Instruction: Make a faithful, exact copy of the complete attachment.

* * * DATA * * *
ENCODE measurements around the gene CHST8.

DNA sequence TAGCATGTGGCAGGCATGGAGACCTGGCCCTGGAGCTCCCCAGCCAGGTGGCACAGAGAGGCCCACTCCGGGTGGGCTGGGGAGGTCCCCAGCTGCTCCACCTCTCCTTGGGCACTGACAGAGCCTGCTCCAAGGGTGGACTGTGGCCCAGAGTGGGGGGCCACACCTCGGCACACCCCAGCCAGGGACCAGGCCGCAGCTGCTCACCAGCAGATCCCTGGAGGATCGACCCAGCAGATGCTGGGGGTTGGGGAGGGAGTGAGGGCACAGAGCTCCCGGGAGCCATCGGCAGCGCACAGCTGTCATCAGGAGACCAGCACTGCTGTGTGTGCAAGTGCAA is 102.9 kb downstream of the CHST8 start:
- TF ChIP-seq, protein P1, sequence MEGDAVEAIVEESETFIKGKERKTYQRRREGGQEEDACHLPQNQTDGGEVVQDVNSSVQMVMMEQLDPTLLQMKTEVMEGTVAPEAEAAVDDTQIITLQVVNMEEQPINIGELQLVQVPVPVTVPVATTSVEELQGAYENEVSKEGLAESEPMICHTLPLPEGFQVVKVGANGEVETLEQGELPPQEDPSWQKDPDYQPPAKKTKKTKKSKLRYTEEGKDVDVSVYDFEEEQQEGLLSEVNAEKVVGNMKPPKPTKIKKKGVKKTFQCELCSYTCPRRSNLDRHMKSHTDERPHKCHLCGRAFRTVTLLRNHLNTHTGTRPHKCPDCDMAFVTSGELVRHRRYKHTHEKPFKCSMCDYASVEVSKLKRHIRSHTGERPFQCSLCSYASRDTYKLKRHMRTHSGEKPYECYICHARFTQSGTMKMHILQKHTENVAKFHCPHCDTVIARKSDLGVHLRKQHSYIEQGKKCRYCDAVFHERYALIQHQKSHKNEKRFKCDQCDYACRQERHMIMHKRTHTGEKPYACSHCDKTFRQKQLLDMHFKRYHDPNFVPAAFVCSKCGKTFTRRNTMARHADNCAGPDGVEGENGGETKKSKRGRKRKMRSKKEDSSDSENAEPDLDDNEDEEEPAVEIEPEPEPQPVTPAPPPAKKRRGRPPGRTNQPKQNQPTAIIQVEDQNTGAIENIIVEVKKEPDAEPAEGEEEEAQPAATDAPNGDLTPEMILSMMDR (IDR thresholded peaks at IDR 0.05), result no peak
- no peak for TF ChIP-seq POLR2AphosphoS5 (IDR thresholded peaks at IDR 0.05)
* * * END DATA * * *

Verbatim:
ENCODE measurements around the gene CHST8.

DNA sequence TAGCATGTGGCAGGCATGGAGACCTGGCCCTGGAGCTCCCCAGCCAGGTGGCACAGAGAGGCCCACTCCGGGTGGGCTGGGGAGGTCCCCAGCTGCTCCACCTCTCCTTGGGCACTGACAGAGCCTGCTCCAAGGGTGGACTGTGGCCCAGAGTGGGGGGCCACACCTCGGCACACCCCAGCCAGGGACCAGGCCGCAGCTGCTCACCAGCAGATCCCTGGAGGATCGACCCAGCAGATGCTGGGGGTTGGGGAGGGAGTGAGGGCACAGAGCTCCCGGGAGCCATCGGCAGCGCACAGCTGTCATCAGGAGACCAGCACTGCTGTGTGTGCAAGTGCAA is 102.9 kb downstream of the CHST8 start:
- TF ChIP-seq, protein P1, sequence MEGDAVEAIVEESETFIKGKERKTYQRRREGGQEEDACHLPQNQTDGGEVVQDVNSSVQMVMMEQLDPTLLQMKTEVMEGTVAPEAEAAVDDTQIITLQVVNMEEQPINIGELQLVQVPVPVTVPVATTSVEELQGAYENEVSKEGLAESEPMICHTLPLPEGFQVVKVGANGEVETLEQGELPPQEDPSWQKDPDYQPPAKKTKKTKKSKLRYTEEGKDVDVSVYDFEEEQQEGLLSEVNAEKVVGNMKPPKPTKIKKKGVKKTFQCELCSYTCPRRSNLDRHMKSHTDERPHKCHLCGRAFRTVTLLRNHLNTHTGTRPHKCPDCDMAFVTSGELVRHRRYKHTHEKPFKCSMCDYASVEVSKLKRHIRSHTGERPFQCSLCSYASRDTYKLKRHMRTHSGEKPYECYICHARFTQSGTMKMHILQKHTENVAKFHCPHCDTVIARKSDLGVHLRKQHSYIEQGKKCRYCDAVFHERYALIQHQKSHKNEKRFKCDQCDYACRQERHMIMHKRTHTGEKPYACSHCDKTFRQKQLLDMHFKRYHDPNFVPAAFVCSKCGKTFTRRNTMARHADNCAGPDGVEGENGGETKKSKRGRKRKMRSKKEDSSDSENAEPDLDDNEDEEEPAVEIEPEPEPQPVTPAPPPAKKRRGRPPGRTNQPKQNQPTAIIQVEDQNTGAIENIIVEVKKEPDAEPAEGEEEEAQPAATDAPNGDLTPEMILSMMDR (IDR thresholded peaks at IDR 0.05), result no peak
- no peak for TF ChIP-seq POLR2AphosphoS5 (IDR thresholded peaks at IDR 0.05)